What bout all that fighting? Sadly many people, the world over, fail to see the beauty of the arts. All they see is fighting, we can all thank Hollywood for this incredibly inaccurate portrayal.

I was once asked how I justify participating in the arts and being loyal to God. I asked him where did he see any conflict? Well, the arts teach fighting and such. Are we not called of Christ to fight, Fight the good fight of faith, lay hold on eternal life, (1 Timothy 6:12; 2 Timothy 2:3,4). This warfare is not physical, but it does show an attitude one should for combating Satan and his forces, (Ephesians 6:10-16; 2 Corinthians 10:4).

The martial arts do teach self defense. Any one who owns a weapon, can use it for self preservation. Those who participate in shooting sports do they stand in opposition to God's will? Can a baseball player use a bat as a deadly weapon? What about a boxer or wrestler? Because I know and train in a martial skill does not mean that I am bent on using it.

The apostles carried swords, "When they which were about him saw what would follow, they said unto him, Lord, shall we smite with the sword? " (Luke 22:49). They carried them for personal protection. Notice what the Apostle did when threatened, "And one of them smote the servant of the high priest, and cut off his right ear." (Luke 22:50). Peter had received training with the sword. What Peter did was condemned, Jesus did not want nor need anyone to fight physically for his spiritual kingdom, (John 18:36).

My Christian convictions have helped me tremendously in the dojo. I have been appointed a renshi. With the title comes responsibility to set forth an example for the rest of the dojo to follow. Sensei, ask yourself this question, do you want your students to become just like you are? Hey mom and dad do you want your children to grow up to be like their sensei? If not , why not?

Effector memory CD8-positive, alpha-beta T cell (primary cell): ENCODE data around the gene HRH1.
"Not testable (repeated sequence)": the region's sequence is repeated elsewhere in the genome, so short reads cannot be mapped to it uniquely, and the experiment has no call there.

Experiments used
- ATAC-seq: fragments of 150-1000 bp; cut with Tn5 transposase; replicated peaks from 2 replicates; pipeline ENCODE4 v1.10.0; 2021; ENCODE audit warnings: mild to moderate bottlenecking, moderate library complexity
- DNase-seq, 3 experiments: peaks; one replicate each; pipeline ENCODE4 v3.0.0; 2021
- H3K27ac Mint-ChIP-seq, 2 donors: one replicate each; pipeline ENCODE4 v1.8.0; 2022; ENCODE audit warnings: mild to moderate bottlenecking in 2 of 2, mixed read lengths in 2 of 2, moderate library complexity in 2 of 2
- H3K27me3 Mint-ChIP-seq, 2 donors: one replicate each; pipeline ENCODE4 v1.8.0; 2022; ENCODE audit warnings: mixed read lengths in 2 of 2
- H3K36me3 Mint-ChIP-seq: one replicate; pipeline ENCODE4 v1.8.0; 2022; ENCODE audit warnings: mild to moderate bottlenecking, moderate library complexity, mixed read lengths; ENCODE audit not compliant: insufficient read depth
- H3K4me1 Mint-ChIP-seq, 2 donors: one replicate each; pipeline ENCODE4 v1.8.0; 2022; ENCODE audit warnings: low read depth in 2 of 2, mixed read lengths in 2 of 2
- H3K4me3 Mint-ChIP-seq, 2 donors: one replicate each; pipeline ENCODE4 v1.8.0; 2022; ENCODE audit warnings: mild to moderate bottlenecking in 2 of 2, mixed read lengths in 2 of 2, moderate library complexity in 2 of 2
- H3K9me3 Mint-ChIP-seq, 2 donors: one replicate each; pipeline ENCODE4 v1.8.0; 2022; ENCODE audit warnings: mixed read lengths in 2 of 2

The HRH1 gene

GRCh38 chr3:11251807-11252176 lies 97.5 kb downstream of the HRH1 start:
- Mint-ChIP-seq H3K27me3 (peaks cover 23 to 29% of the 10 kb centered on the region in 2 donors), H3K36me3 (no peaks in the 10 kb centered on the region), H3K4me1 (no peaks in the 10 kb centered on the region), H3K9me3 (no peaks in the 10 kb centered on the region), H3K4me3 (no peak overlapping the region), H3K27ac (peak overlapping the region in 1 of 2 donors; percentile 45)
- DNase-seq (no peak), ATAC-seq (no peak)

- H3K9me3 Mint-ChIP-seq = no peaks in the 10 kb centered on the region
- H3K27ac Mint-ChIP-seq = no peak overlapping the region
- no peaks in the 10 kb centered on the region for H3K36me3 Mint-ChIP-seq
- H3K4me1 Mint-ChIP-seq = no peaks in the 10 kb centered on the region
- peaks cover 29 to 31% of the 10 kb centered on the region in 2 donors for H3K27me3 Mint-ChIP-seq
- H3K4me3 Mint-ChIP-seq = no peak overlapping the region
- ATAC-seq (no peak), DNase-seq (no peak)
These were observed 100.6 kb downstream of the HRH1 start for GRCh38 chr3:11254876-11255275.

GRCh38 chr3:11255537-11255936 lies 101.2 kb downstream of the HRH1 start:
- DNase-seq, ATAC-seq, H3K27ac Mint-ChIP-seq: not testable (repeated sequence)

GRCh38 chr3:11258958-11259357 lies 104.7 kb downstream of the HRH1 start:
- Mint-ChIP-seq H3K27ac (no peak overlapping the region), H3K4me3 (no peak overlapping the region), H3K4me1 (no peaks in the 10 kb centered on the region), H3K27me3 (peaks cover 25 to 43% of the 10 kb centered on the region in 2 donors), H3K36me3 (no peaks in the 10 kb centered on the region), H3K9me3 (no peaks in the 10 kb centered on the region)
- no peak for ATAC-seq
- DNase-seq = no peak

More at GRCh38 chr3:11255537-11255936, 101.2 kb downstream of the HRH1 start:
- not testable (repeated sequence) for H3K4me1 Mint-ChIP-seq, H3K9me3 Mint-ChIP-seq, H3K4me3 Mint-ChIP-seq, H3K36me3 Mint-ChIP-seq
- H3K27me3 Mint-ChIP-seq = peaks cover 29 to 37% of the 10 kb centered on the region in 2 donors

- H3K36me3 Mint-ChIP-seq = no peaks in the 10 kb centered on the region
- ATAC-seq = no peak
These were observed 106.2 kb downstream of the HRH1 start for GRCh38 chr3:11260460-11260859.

As a Christian I don't smoke, drink, cheat, steal or use profanity, I try to live the life that Jesus demands. If your child's sensei participated in these activities, would you trust your child's care to him? I put forth my best effort to be of what Christ wants me to be, this makes me a better person a better father, a better husband and a better martial artist. . .

When I train I cannot divorce myself from the church, nor when I preach can I separate myself from the dojo. I can serve God and be a martial artist and keep my priorities in proper order. I do nothing at the dojo or elsewhere that would violate God's will, or that looks improper, (1 Thessalonians 5:22). Any person who is Christian can engage in any activity which does not transgress God's will. At all times, with any activity, a Christian's conduct is to be without reproach, living as God demands and walking in harmony with God (1 John 1:7).

- the end -



Bibliography

1. The Bible, King James Version

2. Parulski, George. Kyoshi. Budo Jiten s.v. sensei, Kobushi Multimedia, P.O.Box 321, Webster, New York 14580

3. Webster's Dictionary, s.v. coach p. 265


Biography

Edited by Dr. & Mrs. James C. Warren, Psy. D.

Written by Dean M. Roach. Mr. Roach is the current minister at the Princeton church of Christ in Princeton, Kentucky. Mr. Roach has earned his Nidan in both Shorin Ryu Karate and Nihon Ryu Jujutsu. He trains at the Myers Juko Kai Martial Arts center in Princeton, with dojo headmaster Shihan Eric S. Myers, 6th Dan. Mr. Roach serves as an assistant instructor in the dojo.


Mr Roach can be reached at:

Dean M. Roach
600 Dowell Drive
Princeton, Kentucky 42445

Tel: (502) 365-5092
Email: droach@ziggycom.net